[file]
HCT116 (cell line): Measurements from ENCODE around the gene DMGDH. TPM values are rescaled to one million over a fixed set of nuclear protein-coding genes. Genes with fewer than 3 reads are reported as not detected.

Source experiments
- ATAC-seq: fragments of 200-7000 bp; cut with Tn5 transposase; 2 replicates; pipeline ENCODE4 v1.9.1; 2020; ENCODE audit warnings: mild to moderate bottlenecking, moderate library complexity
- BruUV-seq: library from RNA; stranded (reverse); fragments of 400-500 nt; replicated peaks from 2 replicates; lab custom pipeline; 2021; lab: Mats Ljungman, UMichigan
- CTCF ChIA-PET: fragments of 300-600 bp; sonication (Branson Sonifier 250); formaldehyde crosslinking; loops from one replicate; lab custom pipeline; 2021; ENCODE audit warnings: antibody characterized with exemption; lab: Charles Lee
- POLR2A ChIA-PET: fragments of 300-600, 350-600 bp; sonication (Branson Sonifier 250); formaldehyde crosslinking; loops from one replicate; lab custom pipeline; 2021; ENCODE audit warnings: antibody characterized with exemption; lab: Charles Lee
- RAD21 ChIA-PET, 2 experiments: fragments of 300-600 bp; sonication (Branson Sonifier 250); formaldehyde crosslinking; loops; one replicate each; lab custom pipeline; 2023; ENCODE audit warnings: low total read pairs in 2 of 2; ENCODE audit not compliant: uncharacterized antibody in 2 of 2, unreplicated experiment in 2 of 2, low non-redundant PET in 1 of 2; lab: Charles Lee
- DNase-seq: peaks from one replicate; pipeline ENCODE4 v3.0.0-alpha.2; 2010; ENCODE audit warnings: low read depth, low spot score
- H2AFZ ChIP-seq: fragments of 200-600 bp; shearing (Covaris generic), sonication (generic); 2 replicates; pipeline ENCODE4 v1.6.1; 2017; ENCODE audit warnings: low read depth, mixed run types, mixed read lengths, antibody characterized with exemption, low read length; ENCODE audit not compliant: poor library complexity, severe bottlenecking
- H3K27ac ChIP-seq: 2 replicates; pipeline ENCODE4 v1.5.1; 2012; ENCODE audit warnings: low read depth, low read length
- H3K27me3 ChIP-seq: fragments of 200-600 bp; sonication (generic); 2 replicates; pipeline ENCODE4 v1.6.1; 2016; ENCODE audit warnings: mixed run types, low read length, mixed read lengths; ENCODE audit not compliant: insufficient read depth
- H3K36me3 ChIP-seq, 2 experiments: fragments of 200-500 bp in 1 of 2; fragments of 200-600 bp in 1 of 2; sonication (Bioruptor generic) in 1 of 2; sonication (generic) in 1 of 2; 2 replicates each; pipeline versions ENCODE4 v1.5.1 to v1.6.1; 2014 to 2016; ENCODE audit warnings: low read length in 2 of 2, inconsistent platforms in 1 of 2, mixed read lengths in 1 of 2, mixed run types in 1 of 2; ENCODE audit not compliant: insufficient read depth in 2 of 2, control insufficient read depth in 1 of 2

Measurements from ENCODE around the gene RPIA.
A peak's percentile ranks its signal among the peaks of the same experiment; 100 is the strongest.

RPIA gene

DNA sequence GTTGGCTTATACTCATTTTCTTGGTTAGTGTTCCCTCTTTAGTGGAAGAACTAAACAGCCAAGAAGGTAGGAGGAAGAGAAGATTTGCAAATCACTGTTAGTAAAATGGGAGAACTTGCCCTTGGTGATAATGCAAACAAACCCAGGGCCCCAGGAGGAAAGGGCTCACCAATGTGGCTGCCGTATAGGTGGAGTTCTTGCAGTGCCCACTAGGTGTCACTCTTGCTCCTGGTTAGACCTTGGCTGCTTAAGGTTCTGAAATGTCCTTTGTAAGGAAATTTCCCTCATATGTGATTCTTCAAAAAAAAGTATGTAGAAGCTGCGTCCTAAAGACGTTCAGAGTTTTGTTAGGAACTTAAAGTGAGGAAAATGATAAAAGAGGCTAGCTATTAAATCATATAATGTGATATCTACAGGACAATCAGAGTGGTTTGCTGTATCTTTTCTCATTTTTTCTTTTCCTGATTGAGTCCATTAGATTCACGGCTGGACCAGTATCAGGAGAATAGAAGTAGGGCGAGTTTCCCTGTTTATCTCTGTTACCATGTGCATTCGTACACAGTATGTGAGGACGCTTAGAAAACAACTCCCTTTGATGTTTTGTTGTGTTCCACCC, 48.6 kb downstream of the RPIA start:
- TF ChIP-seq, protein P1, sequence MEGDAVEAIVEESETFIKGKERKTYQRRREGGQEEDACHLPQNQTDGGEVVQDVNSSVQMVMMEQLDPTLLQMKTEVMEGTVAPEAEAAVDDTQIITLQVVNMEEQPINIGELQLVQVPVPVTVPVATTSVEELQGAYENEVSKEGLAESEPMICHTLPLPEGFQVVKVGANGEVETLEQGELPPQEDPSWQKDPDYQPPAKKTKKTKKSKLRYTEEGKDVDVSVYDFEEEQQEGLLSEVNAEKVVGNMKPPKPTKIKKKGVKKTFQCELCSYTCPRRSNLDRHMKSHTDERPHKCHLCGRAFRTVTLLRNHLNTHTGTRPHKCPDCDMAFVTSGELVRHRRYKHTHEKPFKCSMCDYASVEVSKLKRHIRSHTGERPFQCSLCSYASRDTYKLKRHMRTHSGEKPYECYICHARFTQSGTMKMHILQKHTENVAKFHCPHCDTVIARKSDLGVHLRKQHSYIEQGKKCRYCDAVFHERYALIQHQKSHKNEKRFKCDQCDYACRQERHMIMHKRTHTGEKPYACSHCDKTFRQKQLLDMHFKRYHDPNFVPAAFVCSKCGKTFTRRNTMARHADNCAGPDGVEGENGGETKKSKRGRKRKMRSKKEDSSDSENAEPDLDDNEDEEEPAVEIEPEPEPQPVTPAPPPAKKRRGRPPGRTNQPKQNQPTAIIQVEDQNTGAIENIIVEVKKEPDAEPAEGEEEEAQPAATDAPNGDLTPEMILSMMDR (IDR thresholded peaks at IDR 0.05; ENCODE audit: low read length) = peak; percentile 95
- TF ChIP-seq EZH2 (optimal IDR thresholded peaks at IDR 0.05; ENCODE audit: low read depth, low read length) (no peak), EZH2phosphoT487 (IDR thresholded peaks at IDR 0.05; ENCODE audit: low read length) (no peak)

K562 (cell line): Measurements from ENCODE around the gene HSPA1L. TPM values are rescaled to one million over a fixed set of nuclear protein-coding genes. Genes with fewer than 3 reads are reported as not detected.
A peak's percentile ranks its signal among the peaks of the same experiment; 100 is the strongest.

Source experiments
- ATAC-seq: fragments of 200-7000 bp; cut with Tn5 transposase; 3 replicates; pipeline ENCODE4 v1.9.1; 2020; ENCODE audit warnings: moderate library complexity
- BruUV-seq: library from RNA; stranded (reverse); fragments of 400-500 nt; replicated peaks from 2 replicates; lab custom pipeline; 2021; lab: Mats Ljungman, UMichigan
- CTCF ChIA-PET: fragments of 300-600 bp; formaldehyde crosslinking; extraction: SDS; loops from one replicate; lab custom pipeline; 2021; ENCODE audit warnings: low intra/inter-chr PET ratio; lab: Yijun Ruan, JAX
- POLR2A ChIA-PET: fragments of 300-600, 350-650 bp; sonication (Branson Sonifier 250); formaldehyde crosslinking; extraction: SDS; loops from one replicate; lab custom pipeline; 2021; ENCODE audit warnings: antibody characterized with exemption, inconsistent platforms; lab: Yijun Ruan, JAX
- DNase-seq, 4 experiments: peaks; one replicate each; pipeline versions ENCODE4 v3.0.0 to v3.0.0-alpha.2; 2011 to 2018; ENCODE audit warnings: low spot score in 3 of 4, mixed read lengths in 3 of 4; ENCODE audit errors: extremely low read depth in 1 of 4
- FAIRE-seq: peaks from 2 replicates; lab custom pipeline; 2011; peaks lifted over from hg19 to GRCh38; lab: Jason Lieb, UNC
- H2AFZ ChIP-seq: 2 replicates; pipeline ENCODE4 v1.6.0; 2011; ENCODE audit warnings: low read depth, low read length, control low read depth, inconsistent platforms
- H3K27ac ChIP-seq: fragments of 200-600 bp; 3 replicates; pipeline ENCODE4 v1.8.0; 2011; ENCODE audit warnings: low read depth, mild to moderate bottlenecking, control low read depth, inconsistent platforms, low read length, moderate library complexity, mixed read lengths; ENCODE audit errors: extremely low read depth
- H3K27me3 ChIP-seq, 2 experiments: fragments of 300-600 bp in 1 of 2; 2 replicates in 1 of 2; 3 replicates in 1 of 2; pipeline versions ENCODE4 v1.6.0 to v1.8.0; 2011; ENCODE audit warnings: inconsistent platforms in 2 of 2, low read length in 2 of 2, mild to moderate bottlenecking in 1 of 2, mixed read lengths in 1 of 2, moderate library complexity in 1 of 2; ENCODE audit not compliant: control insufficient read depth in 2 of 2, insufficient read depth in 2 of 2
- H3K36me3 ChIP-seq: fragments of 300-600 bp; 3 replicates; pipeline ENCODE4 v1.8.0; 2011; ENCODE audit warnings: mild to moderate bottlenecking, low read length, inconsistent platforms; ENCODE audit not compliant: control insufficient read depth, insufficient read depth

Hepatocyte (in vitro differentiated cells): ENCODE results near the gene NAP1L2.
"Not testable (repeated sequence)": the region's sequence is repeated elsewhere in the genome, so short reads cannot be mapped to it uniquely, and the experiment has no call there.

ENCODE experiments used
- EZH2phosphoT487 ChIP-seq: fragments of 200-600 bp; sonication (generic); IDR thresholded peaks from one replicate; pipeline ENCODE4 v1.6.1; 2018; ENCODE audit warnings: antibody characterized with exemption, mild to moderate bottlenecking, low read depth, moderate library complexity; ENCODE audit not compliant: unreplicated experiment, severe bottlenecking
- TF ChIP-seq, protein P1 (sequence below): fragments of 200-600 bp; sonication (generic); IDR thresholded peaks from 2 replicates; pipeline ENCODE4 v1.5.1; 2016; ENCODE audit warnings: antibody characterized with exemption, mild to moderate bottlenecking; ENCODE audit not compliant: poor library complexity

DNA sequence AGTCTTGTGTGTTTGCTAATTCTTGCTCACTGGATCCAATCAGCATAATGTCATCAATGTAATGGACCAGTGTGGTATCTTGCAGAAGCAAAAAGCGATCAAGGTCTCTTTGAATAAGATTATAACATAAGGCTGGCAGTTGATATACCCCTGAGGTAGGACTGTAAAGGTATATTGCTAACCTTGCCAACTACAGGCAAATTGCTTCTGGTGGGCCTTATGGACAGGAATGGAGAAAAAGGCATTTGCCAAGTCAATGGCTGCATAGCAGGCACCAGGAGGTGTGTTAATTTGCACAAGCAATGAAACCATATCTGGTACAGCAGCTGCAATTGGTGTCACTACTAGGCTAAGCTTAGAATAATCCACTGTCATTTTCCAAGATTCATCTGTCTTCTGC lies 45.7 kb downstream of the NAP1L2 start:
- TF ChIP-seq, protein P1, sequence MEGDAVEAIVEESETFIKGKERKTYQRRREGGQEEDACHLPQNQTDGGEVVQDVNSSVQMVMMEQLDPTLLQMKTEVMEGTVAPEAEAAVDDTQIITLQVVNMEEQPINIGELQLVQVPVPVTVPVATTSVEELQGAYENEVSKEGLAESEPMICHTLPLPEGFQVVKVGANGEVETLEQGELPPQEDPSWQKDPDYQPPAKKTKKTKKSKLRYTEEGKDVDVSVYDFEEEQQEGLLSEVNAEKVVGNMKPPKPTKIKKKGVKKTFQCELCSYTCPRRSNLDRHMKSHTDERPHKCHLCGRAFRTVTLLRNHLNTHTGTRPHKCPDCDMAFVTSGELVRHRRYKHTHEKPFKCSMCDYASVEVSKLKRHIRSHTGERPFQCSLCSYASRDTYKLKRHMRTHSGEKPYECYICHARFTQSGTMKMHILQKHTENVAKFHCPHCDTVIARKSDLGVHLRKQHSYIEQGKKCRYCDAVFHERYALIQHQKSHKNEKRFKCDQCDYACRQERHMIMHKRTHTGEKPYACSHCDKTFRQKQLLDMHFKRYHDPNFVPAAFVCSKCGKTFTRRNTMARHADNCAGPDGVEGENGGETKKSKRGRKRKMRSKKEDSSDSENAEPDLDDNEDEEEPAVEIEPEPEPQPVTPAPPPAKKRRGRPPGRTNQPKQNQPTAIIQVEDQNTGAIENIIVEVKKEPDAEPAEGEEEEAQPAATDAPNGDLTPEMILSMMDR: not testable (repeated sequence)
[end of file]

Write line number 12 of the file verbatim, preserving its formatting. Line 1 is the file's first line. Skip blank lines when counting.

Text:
- H3K36me3 ChIP-seq, 2 experiments: fragments of 200-500 bp in 1 of 2; fragments of 200-600 bp in 1 of 2; sonication (Bioruptor generic) in 1 of 2; sonication (generic) in 1 of 2; 2 replicates each; pipeline versions ENCODE4 v1.5.1 to v1.6.1; 2014 to 2016; ENCODE audit warnings: low read length in 2 of 2, inconsistent platforms in 1 of 2, mixed read lengths in 1 of 2, mixed run types in 1 of 2; ENCODE audit not compliant: insufficient read depth in 2 of 2, control insufficient read depth in 1 of 2